In a nook of the Dyer Center for Innovation and Entrepreneurship, Yusuf Dahl, the center’s director, sits before a small sign. On it are two words: the first, struck through, reads “mistake.” Below sits an alternative: “lesson.” It is a fitting backdrop for a man who has managed to see all his major setbacks with silver linings.
Dahl was raised in a single-parent household on the North Side of Milwaukee in “an environment of scarcity.”
“My mother had some chemical dependency and alcohol issues,” Dahl said. “At 14 years old I was sentenced to the boys school which is basically a juvenile prison…it was for some type of petty larceny. And it was when I was behind bars that I first understood the power of drug dealing, as a business model… I’m listening to these tales of wealth and extravagance, and I’m like wait a minute, this guy is actually providing a service people want to pay for.”
Though they were illegal, Dahl differentiated himself in a competitive market with expedient services and reinvestment of the capital he earned, allowing him to grow a network of drug houses.
“I would say the reason I was successful, is the same thing that’s made me successful my entire life,” he said, “which is the ability to go above and beyond and do what others are not willing to do.”
While he was incarcerated, Dahl threw himself into a self-designed course in technology at the private prison where he served out 5 years.
“I knew there was a there was a direction that I wanted to go, there was a vision that I wanted to realize and achieve,” he said.
Dahl went on to obtain a degree from Ottawa University, start a successful property development firm called Milwaukee Metro Management that provided affordable housing to the city’s residents, and graduate from Princeton University with a Master’s in Public Policy Analysis in 2017.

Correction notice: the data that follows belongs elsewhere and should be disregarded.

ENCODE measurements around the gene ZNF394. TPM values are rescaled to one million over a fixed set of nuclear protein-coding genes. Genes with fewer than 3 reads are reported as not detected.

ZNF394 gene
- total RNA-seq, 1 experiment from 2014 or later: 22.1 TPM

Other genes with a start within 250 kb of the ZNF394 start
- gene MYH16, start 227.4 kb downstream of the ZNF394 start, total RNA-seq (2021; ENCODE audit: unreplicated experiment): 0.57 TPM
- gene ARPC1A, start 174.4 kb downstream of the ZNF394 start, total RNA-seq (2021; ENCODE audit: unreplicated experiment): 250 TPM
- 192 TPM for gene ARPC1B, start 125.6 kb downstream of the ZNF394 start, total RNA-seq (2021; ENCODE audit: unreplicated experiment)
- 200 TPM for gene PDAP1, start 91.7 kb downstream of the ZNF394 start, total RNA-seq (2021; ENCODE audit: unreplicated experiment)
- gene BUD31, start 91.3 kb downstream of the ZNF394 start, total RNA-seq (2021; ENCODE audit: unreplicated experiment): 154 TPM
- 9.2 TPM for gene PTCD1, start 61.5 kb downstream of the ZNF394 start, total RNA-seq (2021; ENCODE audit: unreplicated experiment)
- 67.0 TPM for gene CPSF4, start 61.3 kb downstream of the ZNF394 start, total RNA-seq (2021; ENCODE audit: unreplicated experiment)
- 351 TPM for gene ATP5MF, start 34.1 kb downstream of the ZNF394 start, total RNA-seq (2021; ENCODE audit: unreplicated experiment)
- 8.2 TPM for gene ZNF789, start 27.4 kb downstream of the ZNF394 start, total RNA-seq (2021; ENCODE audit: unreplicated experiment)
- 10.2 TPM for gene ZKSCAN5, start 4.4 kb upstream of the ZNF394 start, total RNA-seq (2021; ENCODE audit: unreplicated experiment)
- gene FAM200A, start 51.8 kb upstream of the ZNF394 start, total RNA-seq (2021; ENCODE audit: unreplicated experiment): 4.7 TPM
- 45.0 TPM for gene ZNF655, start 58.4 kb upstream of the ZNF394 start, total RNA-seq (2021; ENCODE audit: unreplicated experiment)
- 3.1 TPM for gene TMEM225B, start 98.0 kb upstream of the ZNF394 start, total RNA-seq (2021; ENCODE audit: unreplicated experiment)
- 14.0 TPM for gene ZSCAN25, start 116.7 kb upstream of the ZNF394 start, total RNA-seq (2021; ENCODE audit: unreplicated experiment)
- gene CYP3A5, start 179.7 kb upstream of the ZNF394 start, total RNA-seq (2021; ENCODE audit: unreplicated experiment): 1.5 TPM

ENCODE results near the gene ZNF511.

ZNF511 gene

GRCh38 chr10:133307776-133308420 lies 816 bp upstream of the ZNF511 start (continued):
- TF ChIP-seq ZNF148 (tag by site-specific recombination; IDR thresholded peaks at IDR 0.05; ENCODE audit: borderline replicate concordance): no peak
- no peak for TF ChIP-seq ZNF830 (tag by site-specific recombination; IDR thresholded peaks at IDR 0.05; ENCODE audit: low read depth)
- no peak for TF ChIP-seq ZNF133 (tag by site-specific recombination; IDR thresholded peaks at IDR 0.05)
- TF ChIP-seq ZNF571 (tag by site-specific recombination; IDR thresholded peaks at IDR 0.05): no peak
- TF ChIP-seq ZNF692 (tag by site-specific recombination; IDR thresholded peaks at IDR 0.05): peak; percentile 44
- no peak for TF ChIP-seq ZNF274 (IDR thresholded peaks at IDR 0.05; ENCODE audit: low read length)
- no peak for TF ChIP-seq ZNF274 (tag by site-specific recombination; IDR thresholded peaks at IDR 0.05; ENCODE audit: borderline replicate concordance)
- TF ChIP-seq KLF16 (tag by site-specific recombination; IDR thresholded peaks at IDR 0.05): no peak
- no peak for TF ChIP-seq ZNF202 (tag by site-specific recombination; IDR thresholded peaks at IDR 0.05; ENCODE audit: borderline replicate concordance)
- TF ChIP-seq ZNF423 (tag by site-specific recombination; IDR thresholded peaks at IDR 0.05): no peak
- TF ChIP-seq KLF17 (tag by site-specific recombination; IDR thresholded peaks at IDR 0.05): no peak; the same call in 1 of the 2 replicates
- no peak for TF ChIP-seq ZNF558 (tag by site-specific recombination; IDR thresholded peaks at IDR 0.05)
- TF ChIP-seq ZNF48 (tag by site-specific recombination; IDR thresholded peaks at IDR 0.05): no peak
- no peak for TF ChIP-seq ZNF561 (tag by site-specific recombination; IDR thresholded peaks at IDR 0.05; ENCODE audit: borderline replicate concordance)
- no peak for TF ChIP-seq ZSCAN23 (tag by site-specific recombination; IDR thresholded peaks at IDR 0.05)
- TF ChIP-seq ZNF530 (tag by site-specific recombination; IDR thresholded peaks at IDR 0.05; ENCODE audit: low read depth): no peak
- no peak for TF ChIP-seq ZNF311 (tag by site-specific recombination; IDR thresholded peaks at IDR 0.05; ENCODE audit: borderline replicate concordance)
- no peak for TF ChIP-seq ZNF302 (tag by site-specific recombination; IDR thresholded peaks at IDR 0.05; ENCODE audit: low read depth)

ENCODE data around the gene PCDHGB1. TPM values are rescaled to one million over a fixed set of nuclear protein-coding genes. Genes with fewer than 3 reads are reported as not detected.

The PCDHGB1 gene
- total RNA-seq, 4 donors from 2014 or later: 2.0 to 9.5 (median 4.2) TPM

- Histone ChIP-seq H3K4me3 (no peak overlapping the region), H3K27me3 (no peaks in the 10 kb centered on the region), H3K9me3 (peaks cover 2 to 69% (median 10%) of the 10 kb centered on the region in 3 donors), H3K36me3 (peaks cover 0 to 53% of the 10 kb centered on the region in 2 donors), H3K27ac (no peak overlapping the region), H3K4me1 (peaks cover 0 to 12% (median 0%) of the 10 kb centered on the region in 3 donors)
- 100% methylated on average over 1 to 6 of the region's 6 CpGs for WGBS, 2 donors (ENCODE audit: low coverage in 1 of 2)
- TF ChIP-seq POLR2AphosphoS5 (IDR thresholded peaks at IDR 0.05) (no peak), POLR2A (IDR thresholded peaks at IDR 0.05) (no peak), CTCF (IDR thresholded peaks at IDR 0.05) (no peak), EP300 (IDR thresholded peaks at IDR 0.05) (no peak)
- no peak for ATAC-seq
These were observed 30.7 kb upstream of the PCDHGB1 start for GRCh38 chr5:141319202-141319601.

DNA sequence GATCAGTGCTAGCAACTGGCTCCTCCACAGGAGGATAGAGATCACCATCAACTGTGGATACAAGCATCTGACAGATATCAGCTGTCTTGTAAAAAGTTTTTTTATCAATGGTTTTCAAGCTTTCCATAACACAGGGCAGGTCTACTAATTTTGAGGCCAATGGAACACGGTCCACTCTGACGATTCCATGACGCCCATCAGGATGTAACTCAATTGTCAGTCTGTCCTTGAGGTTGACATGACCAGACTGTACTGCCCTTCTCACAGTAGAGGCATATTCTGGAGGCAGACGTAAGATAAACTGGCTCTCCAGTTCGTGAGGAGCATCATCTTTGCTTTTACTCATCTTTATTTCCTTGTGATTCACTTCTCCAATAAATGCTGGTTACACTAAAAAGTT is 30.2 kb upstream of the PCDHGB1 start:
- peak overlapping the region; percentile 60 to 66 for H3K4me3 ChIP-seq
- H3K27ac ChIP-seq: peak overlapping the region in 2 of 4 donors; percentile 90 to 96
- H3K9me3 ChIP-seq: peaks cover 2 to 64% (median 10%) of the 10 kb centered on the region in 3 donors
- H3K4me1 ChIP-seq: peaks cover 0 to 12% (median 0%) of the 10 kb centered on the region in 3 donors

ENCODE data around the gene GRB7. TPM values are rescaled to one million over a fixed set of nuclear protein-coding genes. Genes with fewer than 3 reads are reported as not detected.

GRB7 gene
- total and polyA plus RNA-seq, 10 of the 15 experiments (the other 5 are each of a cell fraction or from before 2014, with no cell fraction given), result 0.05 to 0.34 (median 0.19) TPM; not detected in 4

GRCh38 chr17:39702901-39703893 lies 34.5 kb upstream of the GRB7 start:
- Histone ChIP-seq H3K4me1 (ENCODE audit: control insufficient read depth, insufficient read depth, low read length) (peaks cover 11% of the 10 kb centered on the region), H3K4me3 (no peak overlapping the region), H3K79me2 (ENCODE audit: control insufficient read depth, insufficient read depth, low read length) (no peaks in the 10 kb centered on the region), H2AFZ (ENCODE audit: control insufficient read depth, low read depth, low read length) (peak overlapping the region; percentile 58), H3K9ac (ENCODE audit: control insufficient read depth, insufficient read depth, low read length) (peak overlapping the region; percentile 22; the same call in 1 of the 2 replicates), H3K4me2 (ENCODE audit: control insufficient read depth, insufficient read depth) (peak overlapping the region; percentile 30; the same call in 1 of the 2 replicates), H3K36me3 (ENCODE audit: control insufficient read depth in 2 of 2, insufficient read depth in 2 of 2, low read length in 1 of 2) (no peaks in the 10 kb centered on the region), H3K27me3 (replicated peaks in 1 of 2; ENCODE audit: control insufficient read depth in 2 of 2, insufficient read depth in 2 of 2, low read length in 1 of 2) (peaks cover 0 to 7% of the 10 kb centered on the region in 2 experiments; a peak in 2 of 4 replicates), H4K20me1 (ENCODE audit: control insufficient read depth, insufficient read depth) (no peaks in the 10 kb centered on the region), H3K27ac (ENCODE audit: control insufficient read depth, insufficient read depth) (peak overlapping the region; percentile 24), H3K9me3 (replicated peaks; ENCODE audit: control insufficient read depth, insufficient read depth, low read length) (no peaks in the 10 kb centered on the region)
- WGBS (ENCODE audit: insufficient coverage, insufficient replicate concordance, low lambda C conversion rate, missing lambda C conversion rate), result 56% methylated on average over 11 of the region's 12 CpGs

Today, he not only acts as the Dyer Center director, but also serves on the board of a not-for-profit and has recently launched a “Real Estate Lab” in nearby Allentown. The initiative seeks to empower Allentown residents looking to begin a career in real estate.
“The whole theory of change is that you have groups of folks in these communities that have the skill sets, that have the drive, that have the hustle and ambition to be successful,” Dahl says. “And if we can remove the barriers of networks knowledge and capital, real estate is a natural outlet for that entrepreneurial capacity.”
Dahl noted that other people have been one of his greatest resources in achieving his ambitions. During his incarceration, Dahl befriended a white collar criminal with a master’s degree in engineering who taught him to repair computers, enabling him to pass a Microsoft certification exam.
While looking for an apartment, Dahl met a real estate agent for whom he ended up working for on houses. The agent ultimately loaned him $5,000 to buy his first property.
In making the transition to Princeton, when Dahl struggled to pass Advanced Statistics in his first semester, he befriended an MIT graduate pursuing a doctorate in economics and eventually achieved a B+ in the class. The head of the entrepreneurship center at Princeton set him on the idea of working at Lafayette, where he gained employment fresh out of his Master’s program.
This investment in people is something Dahl said he is now nurturing in his daughter Chloe, who spends most days after school at the Dyer Center with her father, doing homework.
“What I have instilled in her is the importance of people, and connecting with people…if you can deal with and manage people you can inspire people, then you can do anything,” he said.
Despite his enormous successes, Dahl said he does not plan on slowing down anytime soon. He is looking to the Allentown Real Estate Lab to serve as a prototype for similar projects across the nation.
As for goals for Lafayette, Dahl has a clear vision.
“What my intent at Lafayette, is to build the best undergraduate entrepreneurship program in the country, bar none. That’s my intent.”